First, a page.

compounds, although the modifications performed are remote from the pharmacophore.
Nevertheless, they show increased internalization in sstr2-expressing cells and good
biodistribution profile in rats. However, the animal tumor model used did not permit a
genuine evaluation of the hepatobiliary excretion pathway.
While favoring the kidney clearance route, nephrotoxicity can be one of the
consequences, particularly in case of targeted radiotherapy. That is why we proposed the
addition of a PAH unit (recognized by the OAT system of the kidneys) to the DOTAsomatostatin
analogs, expecting a faster excretion, without accumulation in these organs.
Nevertheless, this unit should probably be situated on the chelator or at the peptide Nterminus,
because the conjugate described herein, with PAH at the C-terminus of DOTA-
[Tyr3]-octreotide, loses almost completely the pharmacological properties of the parent
compound (probably due to the proximity to the pharmacophore sequence).
In a third step we proposed a strategy to modify the pharmacodynamics of DOTAsomatostatin
derivatives, by targeting the cell nucleus. Thus, we added an NLS unit to
DOTA-[Tyr3]-octreotide. After testing the best design of such a construct, we selected the
best derivative and performed biological trials. Our hypothesis was confirmed in nuclei
isolation assays, showing increased cell nuclear uptake for the trifunctional NLS-conjugate in
comparison with the parent compound. Moreover, the new molecule has increased uptake and
higher retention in tumoral cells in vitro. These promising results, if confirmed in vivo, could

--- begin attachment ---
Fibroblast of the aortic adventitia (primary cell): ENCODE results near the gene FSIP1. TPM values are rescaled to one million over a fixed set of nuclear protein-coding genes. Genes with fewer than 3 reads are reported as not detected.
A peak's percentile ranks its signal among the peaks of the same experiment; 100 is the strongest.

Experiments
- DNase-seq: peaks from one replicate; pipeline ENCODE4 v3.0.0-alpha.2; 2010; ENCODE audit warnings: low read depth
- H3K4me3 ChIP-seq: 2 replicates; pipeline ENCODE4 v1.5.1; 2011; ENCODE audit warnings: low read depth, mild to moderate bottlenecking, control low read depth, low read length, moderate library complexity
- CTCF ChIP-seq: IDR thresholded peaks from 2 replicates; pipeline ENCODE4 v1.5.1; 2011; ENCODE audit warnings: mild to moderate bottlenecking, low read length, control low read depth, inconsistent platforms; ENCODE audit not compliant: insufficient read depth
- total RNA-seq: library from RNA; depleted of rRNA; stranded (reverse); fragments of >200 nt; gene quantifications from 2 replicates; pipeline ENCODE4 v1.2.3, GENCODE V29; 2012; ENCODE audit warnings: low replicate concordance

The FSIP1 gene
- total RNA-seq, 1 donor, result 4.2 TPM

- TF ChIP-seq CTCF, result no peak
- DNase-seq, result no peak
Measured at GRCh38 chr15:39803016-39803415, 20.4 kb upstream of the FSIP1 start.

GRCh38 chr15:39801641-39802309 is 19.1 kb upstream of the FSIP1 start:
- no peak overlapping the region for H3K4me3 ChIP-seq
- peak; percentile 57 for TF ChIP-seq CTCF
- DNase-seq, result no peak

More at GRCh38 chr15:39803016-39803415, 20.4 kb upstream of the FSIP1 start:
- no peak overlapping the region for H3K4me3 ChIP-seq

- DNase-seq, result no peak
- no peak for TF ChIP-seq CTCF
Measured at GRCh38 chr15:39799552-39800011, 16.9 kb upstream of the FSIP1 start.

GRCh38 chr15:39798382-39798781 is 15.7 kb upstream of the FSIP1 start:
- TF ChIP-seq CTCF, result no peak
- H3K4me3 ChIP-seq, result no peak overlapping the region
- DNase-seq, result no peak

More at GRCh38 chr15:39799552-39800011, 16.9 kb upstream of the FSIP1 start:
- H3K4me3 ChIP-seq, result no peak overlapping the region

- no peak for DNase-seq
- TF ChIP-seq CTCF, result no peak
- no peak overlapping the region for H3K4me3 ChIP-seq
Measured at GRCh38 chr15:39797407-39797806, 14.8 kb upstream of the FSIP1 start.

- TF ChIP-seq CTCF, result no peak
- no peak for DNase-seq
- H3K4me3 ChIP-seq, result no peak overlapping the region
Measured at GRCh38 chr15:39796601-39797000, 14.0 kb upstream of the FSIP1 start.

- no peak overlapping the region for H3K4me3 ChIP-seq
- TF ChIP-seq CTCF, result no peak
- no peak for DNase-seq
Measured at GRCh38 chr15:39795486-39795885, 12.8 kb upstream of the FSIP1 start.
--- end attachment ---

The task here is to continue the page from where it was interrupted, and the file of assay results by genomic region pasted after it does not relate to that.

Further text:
allow the successful use of Auger-electron emitting radionuclides in targeted radiotherapy.
As mentioned at the beginning of this section, understanding the intracellular
trafficking of somatostatin receptors is part of the work for developing the potential of
somatostatin analogs for therapy. Since phosphorylation is believed to be a critical step in
both receptor internalization and desensitization, an antibody directed against the
phosphorylated receptor may give useful insights into this process. This is the reason for the
phosphorylated peptide synthesis described herein, meant for antibody production. The first
biological assays performed with the obtained antibody are encouraging.
With the advances in proteomics and genomics more targets are being identified and
the opportunities of using combined therapies are increasing. The treatment of any cancer is
unlikely to be optimal with a single drug. There are of course major issues to be addressed,
including the difficulty of selecting the best combination, but a major problem remains the
complete elucidation of intracellular trafficking of such drugs and their targets, particularly in
the field of GPCRs as molecular targets for cancer diagnosis and therapy.
Advisors:Mäcke, Helmut Robert
Committee Members:Wennemers, Helma and Séquin, Urs Marcel
Faculties and Departments:03 Faculty of Medicine > Bereich Querschnittsfächer (Klinik) > Ehemalige Einheiten Querschnittsfächer (Klinik) > Radiologische Chemie (Mindt)
03 Faculty of Medicine > Departement Klinische Forschung > Bereich Querschnittsfächer (Klinik) > Ehemalige Einheiten Querschnittsfächer (Klinik) > Radiologische Chemie (Mindt)
UniBasel Contributors:Wennemers, Helma
Item Type:Thesis
Thesis Subtype:Doctoral Thesis
Thesis no:7345
Thesis status:Complete
Bibsysno:Link to catalogue
Number of Pages:1
Language:English
Identification Number:
Last Modified:22 Jan 2018 15:50
Deposited On:13 Feb 2009 15:43